A number of the previously unanswered questions regarding the waiver and treatment of 2009 RMDs are also presented and addressed in Notice 2009-82 in the form of Q&A guidance. Most notably, the Q&A guidance in Notice 2009-82 provides that plan distributions that include 2009 RMDs can be rolled over back into the same plan, provided the plan allows for rollover contributions and the rollover satisfies the requirements of Section 402(c) of the Code. This means that participants have until November 30, 2009, or the 60th day from the date of distribution, to roll over any 2009 RMDs previously received back into their plan. The IRS representatives noted that if a plan does not currently allow for rollover contributions, the plan may still accept the rollover of 2009 RMDs, if the plan is amended to reflect such operation no later than the Amendment Deadline.
Unused Paid Time-Off Contributions to Qualified Plans
The IRS recently issued two Revenue Rulings that address the treatment of contributions of the dollar equivalent of unused paid time-off (“PTO”) to a qualified plan in the context of annual contributions (Revenue Ruling 2009-31) and in the context of contributions on termination of employment (Revenue Ruling 2009-32). Both Revenue Rulings provide that it is permissible either to permit or mandate that employees contribute the dollar equivalent of any unused paid time-off as of a specified date to a profit sharing and/or 401(k) plan (the “Qualified Plan”), subject to the following:
- General Rules. In both Revenue Rulings, all employees of the employer are eligible to participate in the PTO plan on substantially the same terms and conditions, the PTO plan qualifies as a bona fide sick and vacation leave plan for purposes of the deferred compensation rules under Code Section 409A, and all payments for PTO come from the general assets of the employer.
- Treatment of Non-Elective Contributions. Where the PTO plan mandates that any unused PTO as of a specified date is forfeited and the dollar equivalent of the forfeited amount is contributed to the Qualified Plan, the contributions are non-elective contributions and are subject to the applicable limitations under Code Section 415(c). In addition, because the amount contributed for each participant will vary based on his or her amount of unused PTO, the arrangement will likely not satisfy the design-based safe harbor under Code Section 401(a)(4), and will require non-discrimination testing of the contributions made for individual participants.
Because non-elective contributions to a Qualified Plan are not treated as compensation under Code Section 415(c) (“Section 415 Compensation”), plan administrators will need to monitor the mandated contribution of unused PTO contributions, especially in the context of termination of employment, to ensure that the Code Section 415(c) limits are not exceeded.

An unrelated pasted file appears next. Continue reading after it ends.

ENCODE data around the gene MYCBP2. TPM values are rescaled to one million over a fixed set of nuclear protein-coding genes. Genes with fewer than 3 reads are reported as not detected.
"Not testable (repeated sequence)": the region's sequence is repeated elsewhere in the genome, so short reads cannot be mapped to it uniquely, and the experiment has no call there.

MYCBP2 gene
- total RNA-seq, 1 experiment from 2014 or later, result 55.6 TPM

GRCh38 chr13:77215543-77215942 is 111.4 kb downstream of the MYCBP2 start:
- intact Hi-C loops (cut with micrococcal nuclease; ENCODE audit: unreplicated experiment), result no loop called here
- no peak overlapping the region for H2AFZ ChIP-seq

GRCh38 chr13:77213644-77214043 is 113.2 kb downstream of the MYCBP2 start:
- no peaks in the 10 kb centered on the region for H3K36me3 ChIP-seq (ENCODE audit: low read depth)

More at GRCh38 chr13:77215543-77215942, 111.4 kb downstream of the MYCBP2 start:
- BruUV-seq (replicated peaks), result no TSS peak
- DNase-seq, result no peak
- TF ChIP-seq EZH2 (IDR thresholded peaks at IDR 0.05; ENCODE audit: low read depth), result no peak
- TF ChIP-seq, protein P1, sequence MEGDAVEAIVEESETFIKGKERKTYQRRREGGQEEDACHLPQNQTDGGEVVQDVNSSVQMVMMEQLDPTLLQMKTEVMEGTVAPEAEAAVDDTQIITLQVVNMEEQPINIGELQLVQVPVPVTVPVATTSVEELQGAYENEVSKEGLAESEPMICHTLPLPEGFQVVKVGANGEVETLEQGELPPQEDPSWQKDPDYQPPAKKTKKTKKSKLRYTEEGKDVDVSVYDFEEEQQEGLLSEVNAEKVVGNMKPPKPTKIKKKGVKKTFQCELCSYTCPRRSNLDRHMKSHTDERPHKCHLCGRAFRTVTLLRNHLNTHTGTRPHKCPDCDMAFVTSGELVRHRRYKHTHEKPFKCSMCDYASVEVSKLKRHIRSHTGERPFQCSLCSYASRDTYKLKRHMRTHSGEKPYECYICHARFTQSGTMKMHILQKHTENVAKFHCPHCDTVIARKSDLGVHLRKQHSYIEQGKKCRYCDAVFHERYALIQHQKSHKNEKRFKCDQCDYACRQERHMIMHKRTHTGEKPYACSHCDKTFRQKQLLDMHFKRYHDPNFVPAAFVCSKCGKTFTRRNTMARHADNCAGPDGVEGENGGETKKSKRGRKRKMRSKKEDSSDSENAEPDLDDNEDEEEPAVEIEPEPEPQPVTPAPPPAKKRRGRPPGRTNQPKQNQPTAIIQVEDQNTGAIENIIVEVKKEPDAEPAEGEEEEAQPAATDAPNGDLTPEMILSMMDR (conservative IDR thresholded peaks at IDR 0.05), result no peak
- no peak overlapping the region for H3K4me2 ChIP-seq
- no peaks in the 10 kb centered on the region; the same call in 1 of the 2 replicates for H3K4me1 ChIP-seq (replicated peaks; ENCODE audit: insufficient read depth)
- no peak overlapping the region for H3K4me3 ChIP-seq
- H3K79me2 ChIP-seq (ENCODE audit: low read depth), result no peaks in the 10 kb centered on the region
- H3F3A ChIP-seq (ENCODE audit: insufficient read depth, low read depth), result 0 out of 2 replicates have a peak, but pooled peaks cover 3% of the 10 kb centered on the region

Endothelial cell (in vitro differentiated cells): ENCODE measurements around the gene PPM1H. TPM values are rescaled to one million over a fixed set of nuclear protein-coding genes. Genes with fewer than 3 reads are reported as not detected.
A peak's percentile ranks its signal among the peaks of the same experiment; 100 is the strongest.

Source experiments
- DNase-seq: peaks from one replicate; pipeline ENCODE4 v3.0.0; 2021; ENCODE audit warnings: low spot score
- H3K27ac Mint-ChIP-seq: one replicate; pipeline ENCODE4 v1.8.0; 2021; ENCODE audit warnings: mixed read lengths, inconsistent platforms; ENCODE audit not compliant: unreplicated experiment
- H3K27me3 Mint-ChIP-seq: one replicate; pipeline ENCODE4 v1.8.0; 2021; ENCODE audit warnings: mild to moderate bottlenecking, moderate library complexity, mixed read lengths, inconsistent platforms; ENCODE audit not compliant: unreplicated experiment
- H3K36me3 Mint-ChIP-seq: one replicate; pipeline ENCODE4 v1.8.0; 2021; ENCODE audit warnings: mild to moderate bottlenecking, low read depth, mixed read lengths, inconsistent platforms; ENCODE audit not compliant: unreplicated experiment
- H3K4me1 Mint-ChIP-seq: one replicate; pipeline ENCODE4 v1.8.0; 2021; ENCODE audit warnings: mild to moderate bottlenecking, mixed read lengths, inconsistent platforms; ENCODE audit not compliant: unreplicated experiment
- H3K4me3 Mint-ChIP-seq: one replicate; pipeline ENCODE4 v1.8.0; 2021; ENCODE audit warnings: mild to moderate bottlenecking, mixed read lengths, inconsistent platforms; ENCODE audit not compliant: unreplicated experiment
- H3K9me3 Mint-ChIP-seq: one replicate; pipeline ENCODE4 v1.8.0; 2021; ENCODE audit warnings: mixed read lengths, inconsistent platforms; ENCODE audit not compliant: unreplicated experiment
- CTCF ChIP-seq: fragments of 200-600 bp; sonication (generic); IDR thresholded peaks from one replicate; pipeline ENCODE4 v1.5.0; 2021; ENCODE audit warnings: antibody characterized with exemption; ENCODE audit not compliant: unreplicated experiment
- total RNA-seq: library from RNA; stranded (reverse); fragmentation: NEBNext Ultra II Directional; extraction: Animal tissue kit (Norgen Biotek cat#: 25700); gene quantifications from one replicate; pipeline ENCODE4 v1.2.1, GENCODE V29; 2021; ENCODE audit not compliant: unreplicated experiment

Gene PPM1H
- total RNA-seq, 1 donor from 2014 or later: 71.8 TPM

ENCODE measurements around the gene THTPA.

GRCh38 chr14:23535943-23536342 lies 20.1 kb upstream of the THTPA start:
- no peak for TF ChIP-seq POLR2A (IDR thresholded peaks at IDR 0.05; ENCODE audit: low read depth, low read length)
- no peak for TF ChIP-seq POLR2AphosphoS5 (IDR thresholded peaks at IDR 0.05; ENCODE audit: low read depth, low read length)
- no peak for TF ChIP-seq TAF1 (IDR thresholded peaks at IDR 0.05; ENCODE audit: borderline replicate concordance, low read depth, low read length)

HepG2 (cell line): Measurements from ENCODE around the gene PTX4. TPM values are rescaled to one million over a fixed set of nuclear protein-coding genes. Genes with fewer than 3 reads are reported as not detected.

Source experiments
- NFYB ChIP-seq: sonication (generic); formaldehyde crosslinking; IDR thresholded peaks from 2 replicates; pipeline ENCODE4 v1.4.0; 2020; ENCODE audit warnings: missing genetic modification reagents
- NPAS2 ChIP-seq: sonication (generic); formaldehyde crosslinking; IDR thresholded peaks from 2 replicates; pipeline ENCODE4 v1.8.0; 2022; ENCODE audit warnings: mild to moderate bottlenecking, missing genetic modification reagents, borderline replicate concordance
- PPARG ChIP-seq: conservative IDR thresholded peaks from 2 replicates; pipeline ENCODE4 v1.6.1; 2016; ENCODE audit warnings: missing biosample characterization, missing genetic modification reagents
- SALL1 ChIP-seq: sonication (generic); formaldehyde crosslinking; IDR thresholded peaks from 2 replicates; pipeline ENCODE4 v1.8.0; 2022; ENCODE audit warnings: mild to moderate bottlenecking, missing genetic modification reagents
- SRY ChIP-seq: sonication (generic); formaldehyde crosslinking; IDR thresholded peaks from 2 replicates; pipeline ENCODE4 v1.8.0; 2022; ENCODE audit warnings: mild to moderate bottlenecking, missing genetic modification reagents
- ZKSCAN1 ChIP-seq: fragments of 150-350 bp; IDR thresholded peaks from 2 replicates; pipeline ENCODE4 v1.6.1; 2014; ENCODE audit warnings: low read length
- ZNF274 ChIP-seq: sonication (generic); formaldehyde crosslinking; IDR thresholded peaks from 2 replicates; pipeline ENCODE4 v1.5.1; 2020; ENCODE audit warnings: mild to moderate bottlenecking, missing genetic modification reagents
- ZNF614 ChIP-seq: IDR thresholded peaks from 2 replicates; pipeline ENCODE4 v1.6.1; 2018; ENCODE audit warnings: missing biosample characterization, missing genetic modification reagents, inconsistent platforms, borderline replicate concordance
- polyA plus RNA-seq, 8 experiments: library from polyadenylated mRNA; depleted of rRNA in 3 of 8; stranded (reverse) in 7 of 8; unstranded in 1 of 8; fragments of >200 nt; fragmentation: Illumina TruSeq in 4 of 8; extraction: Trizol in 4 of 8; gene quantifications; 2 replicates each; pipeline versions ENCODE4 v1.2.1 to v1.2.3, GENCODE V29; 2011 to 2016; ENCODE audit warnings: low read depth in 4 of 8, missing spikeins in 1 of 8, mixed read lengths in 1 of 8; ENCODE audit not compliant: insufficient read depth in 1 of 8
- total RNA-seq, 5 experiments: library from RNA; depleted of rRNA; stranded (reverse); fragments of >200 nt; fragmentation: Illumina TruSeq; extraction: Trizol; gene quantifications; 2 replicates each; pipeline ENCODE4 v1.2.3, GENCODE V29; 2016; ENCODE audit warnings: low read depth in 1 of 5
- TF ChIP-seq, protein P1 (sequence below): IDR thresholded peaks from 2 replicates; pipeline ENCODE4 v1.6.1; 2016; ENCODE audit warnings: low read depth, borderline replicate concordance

For instance, suppose an employee terminates employment on December 28, 2009, and pursuant to the terms of the PTO plan, must contribute his unused PTO to the Qualified Plan. The unused PTO is allocated to the Qualified Plan on January 18, 2010. Because the non-elective contributions are excluded from the employee’s Section 415 Compensation, he has no Section 415 Compensation for 2010, and therefore the non-elective contribution would exceed the employee’s Section 415 Compensation and violate the Code Section 415 limits. This issue may be avoided (as described in Situation 2 of Revenue Ruling 2009-32), by requiring that, in the context of a termination of employment, 50% of the unused PTO must be contributed to the Qualified Plan, and the remainder will be paid to the employee as cash within 2 ½ months following the termination date or, if later, the end of the limitation year in which the termination date occurs.
Note: Because elective contributions to a Qualified Plan are generally included in Section 415 Compensation, this issue does not arise in the context of an arrangement that permits, rather than requires, employees to contribute unused PTO to a Qualified Plan.
- Application of 415 Limits. In determining whether the Qualified Plan meets the limitations under Code Section 415 for each limitation year, the contribution of unused PTO, whether elective or non-elective, is treated as credited to the account of a participant for a particular limitation year if it is allocated to the participant’s account under the terms of the plan within that limitation year.
If the applicable requirements are met, the Revenue Rulings provide that requiring or permitting the contribution of the dollar equivalent of unused PTO to a Qualified Plan does not cause the Qualified Plan to fail to be a qualified plan under Code Section 401(a), and a participant does not include the contributions to the Qualified Plan in his or her gross income until distributions are made to the participant from the Qualified Plan.
During the IRS Phone Forum, the IRS representative indicated that the IRS is considering extending this feature to Code Section 403(b) plans. The IRS representative also stated that where an employer requires that unused PTO be contributed to a Qualified Plan, but allows an employee to postpone his or her termination date in order to use up some of his or her unused PTO, that would not convert the otherwise non-elective contributions into elective contributions, as it is generally within the discretion of an employee to select the termination date.
Updated Safe Harbor Distribution Notices